Book Printing North Wales
Publishing and printing your own book should be a unique
Whatever subject your book covers, whether it is autobiographical, business related, local history, poetry or indeed anything else – we’ve got you covered.
If this is your first book printing project, you will probably have many questions to ask but with a little expert help and assistance there’s nothing to stop you enjoying the huge achievement of seeing your publication in print.
So, where to start?
You’ve probably spent many months, years even, researching and gathering material for your new book and completed numerous edits,
refinements, not to mention proofing stages – and now you’re almost ready to go to print.
So, if there are umpteen questions on your mind about the vital next step, you are not alone.
With 30 years of book printing experience in North Wales behind us, we know what it takes to take your raw manuscript through to the finished product and we want to help you enjoy the journey to make it a uniquely rewarding event.
In the following sections we’re going to cover all the commonly asked questions and concerns on first-time book publishers’ minds and … help to demystify some of the more arcane terminology which printers love to use.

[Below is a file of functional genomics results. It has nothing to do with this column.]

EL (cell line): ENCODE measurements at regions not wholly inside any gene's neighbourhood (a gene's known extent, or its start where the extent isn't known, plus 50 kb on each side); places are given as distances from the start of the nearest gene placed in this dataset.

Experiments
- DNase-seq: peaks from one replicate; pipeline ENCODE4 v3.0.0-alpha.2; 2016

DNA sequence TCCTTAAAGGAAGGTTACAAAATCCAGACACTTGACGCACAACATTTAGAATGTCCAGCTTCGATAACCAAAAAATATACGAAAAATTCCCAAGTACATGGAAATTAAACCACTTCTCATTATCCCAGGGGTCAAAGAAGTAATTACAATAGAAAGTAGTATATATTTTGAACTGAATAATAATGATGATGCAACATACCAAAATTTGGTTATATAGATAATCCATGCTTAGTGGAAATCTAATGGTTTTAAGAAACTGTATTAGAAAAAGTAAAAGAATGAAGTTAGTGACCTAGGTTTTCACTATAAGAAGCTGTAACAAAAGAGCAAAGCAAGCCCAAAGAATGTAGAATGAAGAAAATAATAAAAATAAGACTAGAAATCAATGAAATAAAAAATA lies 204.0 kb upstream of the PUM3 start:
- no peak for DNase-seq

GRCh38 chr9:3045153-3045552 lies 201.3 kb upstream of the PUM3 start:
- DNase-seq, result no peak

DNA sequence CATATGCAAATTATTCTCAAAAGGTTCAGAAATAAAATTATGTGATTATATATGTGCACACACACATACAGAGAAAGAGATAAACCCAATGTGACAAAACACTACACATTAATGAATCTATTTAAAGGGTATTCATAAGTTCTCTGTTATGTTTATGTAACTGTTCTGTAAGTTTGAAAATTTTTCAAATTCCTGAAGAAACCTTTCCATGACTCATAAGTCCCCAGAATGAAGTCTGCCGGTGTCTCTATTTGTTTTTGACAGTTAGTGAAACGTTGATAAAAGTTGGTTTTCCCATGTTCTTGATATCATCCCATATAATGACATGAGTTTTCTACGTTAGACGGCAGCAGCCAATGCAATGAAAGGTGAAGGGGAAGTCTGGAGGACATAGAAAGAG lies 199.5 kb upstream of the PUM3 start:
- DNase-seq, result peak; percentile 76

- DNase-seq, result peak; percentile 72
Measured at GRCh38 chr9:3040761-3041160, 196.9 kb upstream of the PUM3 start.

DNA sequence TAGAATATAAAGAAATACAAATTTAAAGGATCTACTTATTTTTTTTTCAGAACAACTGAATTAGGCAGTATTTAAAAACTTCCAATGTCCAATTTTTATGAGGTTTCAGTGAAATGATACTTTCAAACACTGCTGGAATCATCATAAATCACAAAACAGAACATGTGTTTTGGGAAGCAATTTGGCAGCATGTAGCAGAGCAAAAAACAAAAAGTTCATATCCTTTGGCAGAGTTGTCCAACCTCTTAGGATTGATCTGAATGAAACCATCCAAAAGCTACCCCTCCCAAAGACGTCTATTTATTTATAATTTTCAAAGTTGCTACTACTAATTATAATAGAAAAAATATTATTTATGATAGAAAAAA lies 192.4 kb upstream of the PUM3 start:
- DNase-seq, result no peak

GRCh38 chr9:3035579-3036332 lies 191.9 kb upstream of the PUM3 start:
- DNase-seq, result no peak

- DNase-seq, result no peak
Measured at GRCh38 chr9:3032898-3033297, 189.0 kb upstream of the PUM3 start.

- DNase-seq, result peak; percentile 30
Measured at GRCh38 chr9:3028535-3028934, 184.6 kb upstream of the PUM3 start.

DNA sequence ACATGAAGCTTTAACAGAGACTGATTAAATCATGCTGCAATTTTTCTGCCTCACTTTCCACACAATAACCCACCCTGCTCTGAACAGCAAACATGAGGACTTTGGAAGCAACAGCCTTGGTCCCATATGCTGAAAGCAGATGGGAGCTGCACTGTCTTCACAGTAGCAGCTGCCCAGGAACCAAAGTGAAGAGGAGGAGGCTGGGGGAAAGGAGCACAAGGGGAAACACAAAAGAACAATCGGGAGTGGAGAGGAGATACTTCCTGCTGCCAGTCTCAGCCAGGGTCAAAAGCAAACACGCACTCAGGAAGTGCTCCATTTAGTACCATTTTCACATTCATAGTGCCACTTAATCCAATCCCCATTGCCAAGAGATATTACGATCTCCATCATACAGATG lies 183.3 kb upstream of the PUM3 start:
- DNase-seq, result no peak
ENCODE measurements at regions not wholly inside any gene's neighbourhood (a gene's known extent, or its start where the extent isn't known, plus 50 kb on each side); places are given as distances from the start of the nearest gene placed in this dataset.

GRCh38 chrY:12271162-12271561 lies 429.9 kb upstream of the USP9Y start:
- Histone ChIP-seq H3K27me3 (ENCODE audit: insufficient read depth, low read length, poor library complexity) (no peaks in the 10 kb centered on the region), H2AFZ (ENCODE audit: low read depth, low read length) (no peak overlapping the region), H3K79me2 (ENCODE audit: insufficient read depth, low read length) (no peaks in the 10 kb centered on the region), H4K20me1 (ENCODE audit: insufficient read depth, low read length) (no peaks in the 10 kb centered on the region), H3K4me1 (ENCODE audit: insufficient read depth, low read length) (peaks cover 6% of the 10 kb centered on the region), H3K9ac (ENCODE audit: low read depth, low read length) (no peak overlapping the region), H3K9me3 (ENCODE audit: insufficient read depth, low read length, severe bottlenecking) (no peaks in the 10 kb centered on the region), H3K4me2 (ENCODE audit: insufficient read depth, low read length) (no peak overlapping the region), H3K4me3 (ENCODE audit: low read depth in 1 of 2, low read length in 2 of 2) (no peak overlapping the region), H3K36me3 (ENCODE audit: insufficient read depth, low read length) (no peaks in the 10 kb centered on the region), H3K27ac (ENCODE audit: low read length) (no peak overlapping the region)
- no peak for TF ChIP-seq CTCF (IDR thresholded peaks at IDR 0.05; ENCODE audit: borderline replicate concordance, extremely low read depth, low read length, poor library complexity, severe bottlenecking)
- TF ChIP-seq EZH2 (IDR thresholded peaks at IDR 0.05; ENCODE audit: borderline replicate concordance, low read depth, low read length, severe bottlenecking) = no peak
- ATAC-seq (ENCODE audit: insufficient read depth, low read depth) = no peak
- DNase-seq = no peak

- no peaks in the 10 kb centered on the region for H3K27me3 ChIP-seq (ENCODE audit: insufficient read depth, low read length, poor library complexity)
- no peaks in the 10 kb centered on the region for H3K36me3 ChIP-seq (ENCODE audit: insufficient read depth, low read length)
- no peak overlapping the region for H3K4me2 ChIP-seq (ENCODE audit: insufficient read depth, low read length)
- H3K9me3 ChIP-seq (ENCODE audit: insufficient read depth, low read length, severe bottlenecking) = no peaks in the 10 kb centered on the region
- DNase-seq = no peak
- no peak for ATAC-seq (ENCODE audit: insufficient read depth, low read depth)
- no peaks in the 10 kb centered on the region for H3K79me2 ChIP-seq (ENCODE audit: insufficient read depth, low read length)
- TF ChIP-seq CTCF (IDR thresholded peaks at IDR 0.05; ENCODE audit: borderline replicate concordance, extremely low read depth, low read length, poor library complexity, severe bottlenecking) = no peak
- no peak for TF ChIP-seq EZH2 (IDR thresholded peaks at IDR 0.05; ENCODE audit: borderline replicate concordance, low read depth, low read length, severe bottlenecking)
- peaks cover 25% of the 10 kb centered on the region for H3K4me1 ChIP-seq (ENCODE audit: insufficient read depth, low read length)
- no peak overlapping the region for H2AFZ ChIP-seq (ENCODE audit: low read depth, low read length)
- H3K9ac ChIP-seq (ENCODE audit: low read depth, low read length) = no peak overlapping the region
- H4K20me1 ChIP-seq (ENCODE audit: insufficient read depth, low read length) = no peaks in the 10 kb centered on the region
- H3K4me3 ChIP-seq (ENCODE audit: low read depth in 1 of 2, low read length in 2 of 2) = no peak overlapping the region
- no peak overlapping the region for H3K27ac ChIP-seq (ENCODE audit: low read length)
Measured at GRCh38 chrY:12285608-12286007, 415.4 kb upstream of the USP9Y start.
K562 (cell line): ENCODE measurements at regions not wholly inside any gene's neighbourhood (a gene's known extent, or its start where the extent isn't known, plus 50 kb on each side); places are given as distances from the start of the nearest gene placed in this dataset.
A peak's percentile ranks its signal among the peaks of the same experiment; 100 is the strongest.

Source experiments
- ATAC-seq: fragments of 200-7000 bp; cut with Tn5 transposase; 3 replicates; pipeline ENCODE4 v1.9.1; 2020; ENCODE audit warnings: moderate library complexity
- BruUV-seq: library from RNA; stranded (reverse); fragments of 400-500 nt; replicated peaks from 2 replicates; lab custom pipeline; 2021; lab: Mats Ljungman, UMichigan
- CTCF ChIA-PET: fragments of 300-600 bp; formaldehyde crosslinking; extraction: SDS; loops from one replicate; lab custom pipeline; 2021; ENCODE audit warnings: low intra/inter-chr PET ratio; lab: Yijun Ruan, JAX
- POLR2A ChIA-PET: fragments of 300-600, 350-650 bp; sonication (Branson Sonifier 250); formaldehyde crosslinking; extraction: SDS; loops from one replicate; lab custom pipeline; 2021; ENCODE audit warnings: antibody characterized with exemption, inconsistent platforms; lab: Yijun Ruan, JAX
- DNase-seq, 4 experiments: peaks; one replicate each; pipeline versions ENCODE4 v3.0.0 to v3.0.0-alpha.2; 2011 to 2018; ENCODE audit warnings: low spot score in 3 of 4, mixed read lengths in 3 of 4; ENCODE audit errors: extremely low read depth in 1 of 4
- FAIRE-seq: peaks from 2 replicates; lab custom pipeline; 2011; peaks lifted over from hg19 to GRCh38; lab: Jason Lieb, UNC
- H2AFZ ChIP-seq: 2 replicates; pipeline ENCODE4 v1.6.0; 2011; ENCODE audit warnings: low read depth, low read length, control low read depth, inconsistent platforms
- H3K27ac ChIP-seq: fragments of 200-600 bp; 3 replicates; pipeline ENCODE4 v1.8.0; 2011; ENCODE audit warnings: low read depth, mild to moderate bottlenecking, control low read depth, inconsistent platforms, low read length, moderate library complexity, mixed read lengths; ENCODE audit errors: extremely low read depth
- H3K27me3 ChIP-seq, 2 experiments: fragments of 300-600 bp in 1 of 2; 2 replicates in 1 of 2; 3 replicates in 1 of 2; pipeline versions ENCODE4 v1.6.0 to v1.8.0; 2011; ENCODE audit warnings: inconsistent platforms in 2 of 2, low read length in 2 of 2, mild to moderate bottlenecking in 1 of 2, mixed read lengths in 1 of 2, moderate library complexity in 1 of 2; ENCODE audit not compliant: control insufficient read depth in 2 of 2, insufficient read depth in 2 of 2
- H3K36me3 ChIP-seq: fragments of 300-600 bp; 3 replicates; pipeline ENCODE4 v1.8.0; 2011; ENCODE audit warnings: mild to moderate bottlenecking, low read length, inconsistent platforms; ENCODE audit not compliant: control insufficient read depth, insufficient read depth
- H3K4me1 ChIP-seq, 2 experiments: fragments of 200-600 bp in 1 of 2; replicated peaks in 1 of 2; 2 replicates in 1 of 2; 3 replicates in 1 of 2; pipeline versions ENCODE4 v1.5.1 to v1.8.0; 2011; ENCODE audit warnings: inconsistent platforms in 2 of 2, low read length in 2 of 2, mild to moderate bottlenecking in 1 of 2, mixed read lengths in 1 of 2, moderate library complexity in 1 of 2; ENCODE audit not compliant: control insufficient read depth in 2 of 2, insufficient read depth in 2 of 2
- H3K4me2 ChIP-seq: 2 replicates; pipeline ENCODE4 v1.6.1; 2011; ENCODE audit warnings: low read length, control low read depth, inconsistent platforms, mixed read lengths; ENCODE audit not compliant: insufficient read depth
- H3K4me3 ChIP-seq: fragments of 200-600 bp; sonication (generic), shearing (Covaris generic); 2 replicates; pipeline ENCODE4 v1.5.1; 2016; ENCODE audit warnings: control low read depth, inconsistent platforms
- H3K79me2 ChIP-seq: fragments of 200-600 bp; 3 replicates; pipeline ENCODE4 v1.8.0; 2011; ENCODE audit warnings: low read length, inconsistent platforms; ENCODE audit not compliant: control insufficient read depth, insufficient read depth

How long will it take to print my book?
If this is your first book, the chances are that you’re going to need some help designing the front cover and setting the text pages out correctly.
All we need is your typed manuscript (Word or Mac Pages are fine) but we do ask that it has been spellchecked and that you have completed your final edit.
Of course, there are always a small number of little tweaks necessary here and there, but significant changes and rewrites can add to the cost substantially and … increase the time to completion.
However, if you have the skills and necessary software to design your book yourself, we can accept your Print Ready file to go straight to press.
Book printing is not a lengthy, time consuming process, but there are factors which can have a significant effect in extending or shortening the time to delivery and the most significant of these is design.
Designing a book can take as long if not longer in some instances than the print process itself.
A short-run perfect bound book (see binding methods below) of, say, 100 copies might take as little as two weeks to print and bind.
But that does depend on you setting everything out correctly and having a print ready file good to go to press.
See more on design below.
Layout and Margins
Achieving the correct page layout and margin settings is vitally important if you want your pages to be pleasing on the eye and easy to read and the key settings are detailed in Appendix 1 below.